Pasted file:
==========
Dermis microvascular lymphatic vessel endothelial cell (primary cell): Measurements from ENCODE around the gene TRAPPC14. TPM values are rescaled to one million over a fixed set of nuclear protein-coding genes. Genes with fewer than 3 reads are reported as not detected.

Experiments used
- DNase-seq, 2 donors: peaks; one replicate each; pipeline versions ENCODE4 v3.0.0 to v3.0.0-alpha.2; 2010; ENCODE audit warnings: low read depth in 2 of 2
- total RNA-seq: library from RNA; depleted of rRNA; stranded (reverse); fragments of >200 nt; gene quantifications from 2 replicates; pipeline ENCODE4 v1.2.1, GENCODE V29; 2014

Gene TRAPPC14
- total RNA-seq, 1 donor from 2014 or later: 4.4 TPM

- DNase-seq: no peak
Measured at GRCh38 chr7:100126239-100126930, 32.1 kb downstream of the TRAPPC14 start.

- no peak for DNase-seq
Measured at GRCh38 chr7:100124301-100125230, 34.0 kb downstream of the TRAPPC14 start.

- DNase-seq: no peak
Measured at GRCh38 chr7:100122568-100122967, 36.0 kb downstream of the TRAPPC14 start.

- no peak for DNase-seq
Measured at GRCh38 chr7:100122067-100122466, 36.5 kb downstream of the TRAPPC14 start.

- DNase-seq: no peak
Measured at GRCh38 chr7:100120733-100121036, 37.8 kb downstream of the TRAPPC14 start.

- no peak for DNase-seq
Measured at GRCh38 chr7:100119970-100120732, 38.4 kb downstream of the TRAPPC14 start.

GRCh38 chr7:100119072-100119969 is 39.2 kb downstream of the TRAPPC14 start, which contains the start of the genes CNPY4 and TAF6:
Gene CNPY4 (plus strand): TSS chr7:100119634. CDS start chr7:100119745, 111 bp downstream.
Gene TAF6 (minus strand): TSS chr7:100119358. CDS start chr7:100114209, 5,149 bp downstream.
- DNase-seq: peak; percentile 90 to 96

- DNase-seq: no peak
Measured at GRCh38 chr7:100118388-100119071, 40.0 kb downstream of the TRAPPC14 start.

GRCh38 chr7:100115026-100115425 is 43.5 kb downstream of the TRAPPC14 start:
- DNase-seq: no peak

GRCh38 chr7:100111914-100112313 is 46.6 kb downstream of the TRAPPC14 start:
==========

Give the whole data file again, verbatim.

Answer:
Dermis microvascular lymphatic vessel endothelial cell (primary cell): Measurements from ENCODE around the gene TRAPPC14. TPM values are rescaled to one million over a fixed set of nuclear protein-coding genes. Genes with fewer than 3 reads are reported as not detected.

Experiments used
- DNase-seq, 2 donors: peaks; one replicate each; pipeline versions ENCODE4 v3.0.0 to v3.0.0-alpha.2; 2010; ENCODE audit warnings: low read depth in 2 of 2
- total RNA-seq: library from RNA; depleted of rRNA; stranded (reverse); fragments of >200 nt; gene quantifications from 2 replicates; pipeline ENCODE4 v1.2.1, GENCODE V29; 2014

Gene TRAPPC14
- total RNA-seq, 1 donor from 2014 or later: 4.4 TPM

- DNase-seq: no peak
Measured at GRCh38 chr7:100126239-100126930, 32.1 kb downstream of the TRAPPC14 start.

- no peak for DNase-seq
Measured at GRCh38 chr7:100124301-100125230, 34.0 kb downstream of the TRAPPC14 start.

- DNase-seq: no peak
Measured at GRCh38 chr7:100122568-100122967, 36.0 kb downstream of the TRAPPC14 start.

- no peak for DNase-seq
Measured at GRCh38 chr7:100122067-100122466, 36.5 kb downstream of the TRAPPC14 start.

- DNase-seq: no peak
Measured at GRCh38 chr7:100120733-100121036, 37.8 kb downstream of the TRAPPC14 start.

- no peak for DNase-seq
Measured at GRCh38 chr7:100119970-100120732, 38.4 kb downstream of the TRAPPC14 start.

GRCh38 chr7:100119072-100119969 is 39.2 kb downstream of the TRAPPC14 start, which contains the start of the genes CNPY4 and TAF6:
Gene CNPY4 (plus strand): TSS chr7:100119634. CDS start chr7:100119745, 111 bp downstream.
Gene TAF6 (minus strand): TSS chr7:100119358. CDS start chr7:100114209, 5,149 bp downstream.
- DNase-seq: peak; percentile 90 to 96

- DNase-seq: no peak
Measured at GRCh38 chr7:100118388-100119071, 40.0 kb downstream of the TRAPPC14 start.

GRCh38 chr7:100115026-100115425 is 43.5 kb downstream of the TRAPPC14 start:
- DNase-seq: no peak

GRCh38 chr7:100111914-100112313 is 46.6 kb downstream of the TRAPPC14 start: